• The Handover Briefing (see below) should occur in the first week of the project manager's or chief of party's onboarding
    • The Handover Meeting (see below) should occur prior to the Validation Meeting and Start-up Workshop and as soon as possible following project approval once key members of the start-up/implementation team are in place

    For projects of more limited scope or complexity, it may be possible to cover Handover Meeting agenda items at the beginning of a project start-up workshop instead of organizing a separate meeting.

  • How

    Two-part handovers are good practice. Telescope the handover process as needed based on your specific project.

    1. Part I - Handover Briefing (PTM to PM/CoP): The PTM sets up a briefing with the PM/CoP, including other key staff as appropriate (e.g., country representative, head of programming, head of operations). The PM/CoP uses the agenda suggested in the Guide for the Handover Briefing (see Table 4 in the Proposal Handover Process Protocol and Checklist). During the briefing, the PTM:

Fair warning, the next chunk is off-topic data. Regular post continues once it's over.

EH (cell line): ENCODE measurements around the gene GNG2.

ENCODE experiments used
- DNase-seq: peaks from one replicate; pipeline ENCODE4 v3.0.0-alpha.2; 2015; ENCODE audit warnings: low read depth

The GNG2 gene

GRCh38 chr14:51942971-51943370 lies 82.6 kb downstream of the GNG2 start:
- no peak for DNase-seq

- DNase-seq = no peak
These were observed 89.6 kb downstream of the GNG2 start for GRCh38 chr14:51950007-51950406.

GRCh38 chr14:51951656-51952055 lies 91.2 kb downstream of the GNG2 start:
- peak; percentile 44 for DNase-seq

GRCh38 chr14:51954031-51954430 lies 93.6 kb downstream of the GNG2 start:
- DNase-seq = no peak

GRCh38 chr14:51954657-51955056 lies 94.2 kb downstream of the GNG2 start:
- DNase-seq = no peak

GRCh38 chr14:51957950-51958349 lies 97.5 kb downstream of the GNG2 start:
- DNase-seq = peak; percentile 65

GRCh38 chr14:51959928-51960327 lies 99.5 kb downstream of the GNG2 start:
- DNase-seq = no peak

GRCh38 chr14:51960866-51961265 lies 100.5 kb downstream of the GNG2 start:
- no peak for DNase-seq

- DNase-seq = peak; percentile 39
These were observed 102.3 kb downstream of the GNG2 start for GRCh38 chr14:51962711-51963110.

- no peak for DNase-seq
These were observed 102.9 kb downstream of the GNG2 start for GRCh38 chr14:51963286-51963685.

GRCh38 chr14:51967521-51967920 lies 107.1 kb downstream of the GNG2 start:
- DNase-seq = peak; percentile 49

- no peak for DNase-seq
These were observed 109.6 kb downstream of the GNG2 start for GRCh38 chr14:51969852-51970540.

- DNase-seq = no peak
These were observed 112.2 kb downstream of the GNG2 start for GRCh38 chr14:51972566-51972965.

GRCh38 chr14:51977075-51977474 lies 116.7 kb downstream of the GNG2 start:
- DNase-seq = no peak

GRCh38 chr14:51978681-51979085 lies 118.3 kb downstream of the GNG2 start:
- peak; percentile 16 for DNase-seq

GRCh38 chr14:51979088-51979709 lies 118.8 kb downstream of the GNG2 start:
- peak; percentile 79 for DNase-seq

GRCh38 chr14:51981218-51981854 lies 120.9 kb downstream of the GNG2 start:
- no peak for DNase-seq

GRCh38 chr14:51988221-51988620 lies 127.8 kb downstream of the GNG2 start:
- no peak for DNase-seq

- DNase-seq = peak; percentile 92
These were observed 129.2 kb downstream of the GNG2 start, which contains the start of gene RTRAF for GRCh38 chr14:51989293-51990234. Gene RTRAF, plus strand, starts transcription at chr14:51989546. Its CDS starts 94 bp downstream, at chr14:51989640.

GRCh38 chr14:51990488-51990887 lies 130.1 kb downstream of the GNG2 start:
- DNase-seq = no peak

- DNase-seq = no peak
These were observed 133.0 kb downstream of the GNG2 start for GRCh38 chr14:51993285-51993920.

TIP: Focus on using handover discussions to capture the knowledge and insights of the proposal team regarding challenging programming and operations issues; the options and strategies that were considered to address them; and the rationale for decisions made. Review issues related to donor and partner relationships, too.

    1. Part II - Handover Meeting (team-to-team): The PTM and PM/CoP co-host a Handover Meeting between the proposal development team and project start-up/implementation team, using the agenda suggested in the Guide for the Handover Meeting (see Table 5 in the Proposal Handover Process Protocol and Checklist).

    TIP: Face-to-face discussions are always best. For teams spread across multiple locations (e.g., in the case of large proposals with extensive TDY support, and/or multi-country proposals), use carefully planned virtual meetings.

    During the Handover Meeting, the teams:

    • Review and discuss key programmatic and operations aspects of the proposal including project design; strategy; geographic and beneficiary targeting; deliverables; procurement plans; staffing plans; budget; and other key operations issues
    • Revisit the status of the early start-up plan
    • Ensure the start-up/implementation team is clear about their responsibilities for the remaining start-up activities